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I'm thinking about options to replace my Sigma 18-200mm. I have a Canon T1i and a Canon 50mm f1.8. With the Sigma I wanted an "all round" solution, but as it turns out the lens is neither fast nor sharp.

I plan on getting a wide lens (possibly a Canon 10-22mm) somewhere in the future, but until then I'd still like a lens to get me covered for landscape/architecture photos. Tele end is not that important, I'm aware of the fact that I can't get an all-in-one solution that would be great. Basically, I'd like something that has at least a bit of a wide end, but to go beyond the 50mm I have in the prime.

edit: thanks for your comments everyone, it seems that whatever replacement is suggested it's at least triple the price of my current lens. However, your comments have helped, I'll mark the most voted one as the "correct" answer.

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So, something like 18-70mm? –  mattdm Aug 17 '11 at 14:02
    
@mattdm I guess that's ok, yes. –  eagerMoose Aug 17 '11 at 14:17
    
Canon 17-55mm is the best bet. The Canon 24-70mm is also an option, but will leave you with a gap on the wide side till you get the 10-22mm on APS-C sensors. –  dpollitt Aug 17 '11 at 16:33
    
I have the same camera as you, and the 50/f1.8, 18-55, and 55-250. Some day I will replace the kit lens, probably with the Tamron version. A friend of mine has the Canon 17-55 and says it's fantastic, but the Tamron is 2/3rds the cost. –  khedron Aug 19 '11 at 20:56

5 Answers 5

up vote 7 down vote accepted

First of all It all depends on what kind of photography you are doing the most.

Personally I can recommend you Canon 17-55 f2.8 IS USM:

pluses:

  • Fast focus
  • Good light (fast lens)
  • Sharp
  • Very good standard range
  • Goes nicely together with 10-22 you are planning

minuses:

  • Big & might be heavy (~0,5kg)

It is not cheap either, but I wouldn't put it as a minus - craftsmanship must cost its money and IMHO it is worth it.

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Well said!!!!!! –  Itai Aug 17 '11 at 13:55
    
Sigma has a well reviewed equivalent; Sigma AF 17-50mm f/2.8 EX DC HSM OS. It's a lot cheaper and suppose to be a lot better than the Tamron. Review Here –  Jakub Aug 17 '11 at 14:40

An 18-200 is bound to be somewhat mediocre. (Yes, Nikon, I'm looking at you too!) To get good quality split it into something 17-50ish and something 70-200ish. These can be good, extremely good even. The minor gap between 50ish and 70ish is nothing to worry about.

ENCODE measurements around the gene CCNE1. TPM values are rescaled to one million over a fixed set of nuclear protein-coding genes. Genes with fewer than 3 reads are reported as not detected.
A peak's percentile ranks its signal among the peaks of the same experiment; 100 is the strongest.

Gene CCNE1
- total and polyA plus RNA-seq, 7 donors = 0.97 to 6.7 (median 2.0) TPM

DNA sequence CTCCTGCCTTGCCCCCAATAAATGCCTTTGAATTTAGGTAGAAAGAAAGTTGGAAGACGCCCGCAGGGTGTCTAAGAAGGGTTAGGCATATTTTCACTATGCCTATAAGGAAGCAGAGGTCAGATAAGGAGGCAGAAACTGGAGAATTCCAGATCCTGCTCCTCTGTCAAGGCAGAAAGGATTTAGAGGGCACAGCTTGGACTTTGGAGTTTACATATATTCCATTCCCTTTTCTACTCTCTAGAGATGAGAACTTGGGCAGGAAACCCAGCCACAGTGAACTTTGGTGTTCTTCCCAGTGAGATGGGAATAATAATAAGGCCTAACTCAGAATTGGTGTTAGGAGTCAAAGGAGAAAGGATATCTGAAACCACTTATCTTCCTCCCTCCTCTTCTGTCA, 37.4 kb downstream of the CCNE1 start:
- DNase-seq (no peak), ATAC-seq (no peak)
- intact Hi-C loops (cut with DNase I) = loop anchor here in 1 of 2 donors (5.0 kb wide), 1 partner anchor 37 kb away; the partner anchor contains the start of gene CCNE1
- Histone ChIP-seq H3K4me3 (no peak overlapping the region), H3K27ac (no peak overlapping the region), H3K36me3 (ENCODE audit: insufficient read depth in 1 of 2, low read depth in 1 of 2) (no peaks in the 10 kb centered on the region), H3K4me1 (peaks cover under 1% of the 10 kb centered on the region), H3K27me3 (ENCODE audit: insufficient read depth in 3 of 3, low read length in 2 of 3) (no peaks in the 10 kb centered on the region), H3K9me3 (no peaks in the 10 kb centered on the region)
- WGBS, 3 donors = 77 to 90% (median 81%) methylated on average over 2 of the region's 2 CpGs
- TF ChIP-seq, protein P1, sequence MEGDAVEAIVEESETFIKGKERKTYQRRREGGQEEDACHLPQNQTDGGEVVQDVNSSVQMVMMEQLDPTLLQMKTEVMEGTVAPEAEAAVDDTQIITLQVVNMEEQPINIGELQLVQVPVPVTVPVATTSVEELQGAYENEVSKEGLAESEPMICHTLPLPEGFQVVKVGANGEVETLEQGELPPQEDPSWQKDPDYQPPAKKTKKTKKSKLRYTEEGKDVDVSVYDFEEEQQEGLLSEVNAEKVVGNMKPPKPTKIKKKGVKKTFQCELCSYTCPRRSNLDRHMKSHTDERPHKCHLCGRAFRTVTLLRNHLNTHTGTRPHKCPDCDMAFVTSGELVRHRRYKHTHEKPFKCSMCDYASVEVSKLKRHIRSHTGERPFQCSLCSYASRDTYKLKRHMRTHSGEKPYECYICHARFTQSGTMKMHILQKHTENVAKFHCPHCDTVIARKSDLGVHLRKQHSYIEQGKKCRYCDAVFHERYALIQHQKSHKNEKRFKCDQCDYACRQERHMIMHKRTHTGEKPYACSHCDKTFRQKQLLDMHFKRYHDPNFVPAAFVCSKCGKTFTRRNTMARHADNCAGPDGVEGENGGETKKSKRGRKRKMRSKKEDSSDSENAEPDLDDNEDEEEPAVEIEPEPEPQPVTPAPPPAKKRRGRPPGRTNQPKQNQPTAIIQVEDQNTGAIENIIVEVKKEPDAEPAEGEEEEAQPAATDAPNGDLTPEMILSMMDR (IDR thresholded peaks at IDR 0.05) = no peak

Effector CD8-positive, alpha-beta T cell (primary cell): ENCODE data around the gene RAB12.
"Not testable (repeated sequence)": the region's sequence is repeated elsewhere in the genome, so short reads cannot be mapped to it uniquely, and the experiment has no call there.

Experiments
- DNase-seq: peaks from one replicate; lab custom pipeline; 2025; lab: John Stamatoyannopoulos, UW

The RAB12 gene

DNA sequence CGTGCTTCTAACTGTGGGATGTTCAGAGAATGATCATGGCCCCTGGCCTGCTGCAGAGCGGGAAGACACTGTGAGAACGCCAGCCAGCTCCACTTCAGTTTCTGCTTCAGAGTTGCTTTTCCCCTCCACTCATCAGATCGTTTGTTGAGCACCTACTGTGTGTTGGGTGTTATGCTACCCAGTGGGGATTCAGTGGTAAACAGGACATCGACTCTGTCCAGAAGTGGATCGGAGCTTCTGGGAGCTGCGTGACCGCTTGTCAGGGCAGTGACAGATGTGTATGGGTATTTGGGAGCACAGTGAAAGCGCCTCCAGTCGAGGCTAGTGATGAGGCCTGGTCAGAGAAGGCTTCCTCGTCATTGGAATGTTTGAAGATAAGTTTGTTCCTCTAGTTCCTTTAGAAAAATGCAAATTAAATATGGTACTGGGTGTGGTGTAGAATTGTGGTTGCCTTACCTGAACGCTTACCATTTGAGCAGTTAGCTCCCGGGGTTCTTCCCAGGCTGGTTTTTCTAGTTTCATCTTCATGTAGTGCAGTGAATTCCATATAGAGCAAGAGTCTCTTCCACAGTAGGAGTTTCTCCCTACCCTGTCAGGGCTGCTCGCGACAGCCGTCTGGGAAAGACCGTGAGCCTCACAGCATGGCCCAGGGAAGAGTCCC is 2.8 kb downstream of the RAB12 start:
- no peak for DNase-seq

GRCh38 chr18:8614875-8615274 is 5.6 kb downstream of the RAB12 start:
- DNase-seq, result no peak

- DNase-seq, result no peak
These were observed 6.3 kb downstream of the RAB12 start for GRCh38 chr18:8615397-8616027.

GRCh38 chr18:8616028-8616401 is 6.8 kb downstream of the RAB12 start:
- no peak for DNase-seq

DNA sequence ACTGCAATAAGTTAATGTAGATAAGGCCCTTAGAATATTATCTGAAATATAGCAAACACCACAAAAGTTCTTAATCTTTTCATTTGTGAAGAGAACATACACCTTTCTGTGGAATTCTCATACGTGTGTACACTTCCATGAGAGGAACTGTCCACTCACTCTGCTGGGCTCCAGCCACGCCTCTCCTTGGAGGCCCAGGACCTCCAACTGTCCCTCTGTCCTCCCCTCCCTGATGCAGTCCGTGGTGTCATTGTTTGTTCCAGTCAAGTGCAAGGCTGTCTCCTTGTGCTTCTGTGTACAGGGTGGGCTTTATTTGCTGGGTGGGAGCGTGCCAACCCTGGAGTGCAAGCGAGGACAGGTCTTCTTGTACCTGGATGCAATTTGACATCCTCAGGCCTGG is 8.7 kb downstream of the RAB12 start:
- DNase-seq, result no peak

To start with, I'd look at the Tamron 17-50 f/2.8 for very good glass at minimum cost, or the Canon 17-55 IS if money is no object. And then the 70-200 f/4L for the long end, which is quite reasonably priced for the stellar lens that it is. I'd buy one used in fact, to save some money.

It's hard to get much longer than 50ish mm if you need the wide angle, unfortunately. There are some 17-80mm class lenses out there but none that are more than decent as far as I know. A good 3x zoom is easy to make, a 4x is not.

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(unless you look at a full-frame normal zoom like the Canon 24-70 f/2.8L or Tamron 28-75 or something like that. But they do not give you what I'd call a wide-angle view at the short end of the zoom range.) –  Staale S Aug 17 '11 at 13:52

A zoom lens that's a bit trans-standard, decent enough and not to costly...

Perhaps the Tamron 28-75mm F2.8 would do, from what I've read it's one of the best lenses Tamron has to offer. It sure is no L lens, but in that focal range seems to offer the best price/quality ratio. Would also complement your future ultra wide-angle (you could also consider the tokina 11-16mm F2.8 for that part) without overlapping...

Unless of course you do have the money, then nothing beats a good Canon 24-70mm F2.8 L (or even the 24-105mm F4 if the aperture doesn't matter that much).

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I would recommend the Canon 24-105 L IS USM.

The quality is top notch and the range confortable to work with.

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It really depends on what you're going to be shooting, the top 3 I'd recommend around the midrange area would be 17-55 2.8 (or if you don't mind a drop in sharpness and quality there's the Sigma and Tamron offerings at the sameish range), the 24-70 2.8 or the 24-105 4.

Just depends on where you need to go to in terms of range, plus if you're shooting static stuff you can probably get away with an f4 plus a good tripod.

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